Principal Agent Network Programme haunts Arthur Fraser in state capture reports

The Zondo commission of inquiry into state capture says a criminal case should be re-opened against the former spy boss for his parallel agency.

FILE: Former State Security Agency head Arthur Fraser in Parliament ahead of Scopa meeting on 7 December 2017. Picture: Eyewitness News.

JOHANNESBURG - The state capture commission has recommended a criminal case be re-opened against former spy boss Arthur Fraser over his parallel agency, the Principal Agent Network Programme.

The final report into claims of widespread looting of public funds was handed over to President Cyril Ramaphosa by Chief Justice Raymond Zondo on Thursday evening, where the commission found Fraser and former President Jacob Zuma protected one another.

The commission was investigating allegations of widespread looting of public funds.

While Fraser never got the opportunity to put his case before the state capture commission, it has made damning findings against him.

Its recommended the investigation into Fraser, which centred around allegations of unlawful surveillance and the withdrawal of millions for the leasing of buildings and vehicles for the project be reopened. He's also been accused of grossly abusing the state's vetting system.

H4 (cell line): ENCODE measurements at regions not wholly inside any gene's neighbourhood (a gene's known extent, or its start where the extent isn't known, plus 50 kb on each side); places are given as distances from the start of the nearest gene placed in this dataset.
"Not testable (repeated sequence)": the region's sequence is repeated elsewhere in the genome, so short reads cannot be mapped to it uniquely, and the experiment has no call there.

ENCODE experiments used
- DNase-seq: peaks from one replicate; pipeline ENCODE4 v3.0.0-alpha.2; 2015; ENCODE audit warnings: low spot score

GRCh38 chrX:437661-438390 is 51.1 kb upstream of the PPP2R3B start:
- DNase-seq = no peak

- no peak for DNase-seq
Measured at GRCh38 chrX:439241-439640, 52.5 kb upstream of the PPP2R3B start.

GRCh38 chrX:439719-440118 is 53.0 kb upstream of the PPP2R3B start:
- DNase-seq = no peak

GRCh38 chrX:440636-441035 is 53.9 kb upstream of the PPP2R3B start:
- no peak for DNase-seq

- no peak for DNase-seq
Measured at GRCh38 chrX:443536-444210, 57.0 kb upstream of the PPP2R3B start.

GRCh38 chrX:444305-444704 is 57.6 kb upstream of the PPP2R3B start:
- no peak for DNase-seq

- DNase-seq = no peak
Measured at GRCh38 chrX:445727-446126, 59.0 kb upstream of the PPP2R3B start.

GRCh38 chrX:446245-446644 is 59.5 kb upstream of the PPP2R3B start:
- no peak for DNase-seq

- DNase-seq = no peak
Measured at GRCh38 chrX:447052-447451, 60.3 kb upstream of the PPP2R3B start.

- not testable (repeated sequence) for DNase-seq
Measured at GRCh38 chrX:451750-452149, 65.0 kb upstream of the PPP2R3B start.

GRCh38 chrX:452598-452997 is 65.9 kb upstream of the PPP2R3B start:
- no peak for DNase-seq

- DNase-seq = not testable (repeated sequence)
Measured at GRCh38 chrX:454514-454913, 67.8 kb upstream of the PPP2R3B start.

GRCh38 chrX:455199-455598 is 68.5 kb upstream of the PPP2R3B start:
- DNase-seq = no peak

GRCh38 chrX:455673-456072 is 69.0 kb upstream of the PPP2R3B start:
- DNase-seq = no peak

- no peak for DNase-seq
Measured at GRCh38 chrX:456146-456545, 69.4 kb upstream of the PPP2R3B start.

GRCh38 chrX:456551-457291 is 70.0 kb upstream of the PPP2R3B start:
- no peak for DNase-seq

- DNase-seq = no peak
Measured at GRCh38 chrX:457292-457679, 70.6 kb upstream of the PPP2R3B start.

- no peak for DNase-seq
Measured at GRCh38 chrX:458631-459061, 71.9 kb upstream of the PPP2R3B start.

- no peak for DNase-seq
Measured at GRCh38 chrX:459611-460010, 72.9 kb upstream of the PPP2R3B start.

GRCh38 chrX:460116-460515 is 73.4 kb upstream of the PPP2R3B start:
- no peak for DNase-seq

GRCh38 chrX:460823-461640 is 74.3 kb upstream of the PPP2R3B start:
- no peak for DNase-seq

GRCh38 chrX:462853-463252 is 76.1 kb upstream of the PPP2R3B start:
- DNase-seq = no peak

Zuma put a stop to investigations into Fraser, expressing concern that it would compromise national security.

Last year, Fraser used his position at Correctional Services to stop Zuma's continued stay in prison after he had been jailed for being in contempt of the Constitutional Court, ironically for refusing to return to the state capture commission.

The former spy boss has also since laid a criminal complaint against President Cyril Ramaphosa following the alleged theft of millions of dollars at his farm.


Meanwhile, the state capture commission also warned that the peddling of false and unsubstantiated intelligence reports could destablise the country.

It said that those in power must always be alive to the danger posed by peddling false information.

Heated factional battles in the ANC have over the years produced so-called intelligence reports, which saw comrades accusing one another of being enemies within.

These have found their way into the country’s state security, with the commission of inquiry calling for sound and effective mechanisms to deal with fake information.

Former head of public prosecutions, Bulelani Ngcuka, former Finance Minister Nhlanhla Nene and Public Enterprises Minister Pravin Gordhan are just some of many who’ve featured in so-called damning intelligence reports, with some losing their careers due to the allegations.

The commission said that professional people should be appointed on merit and placed in charge of the intelligence services.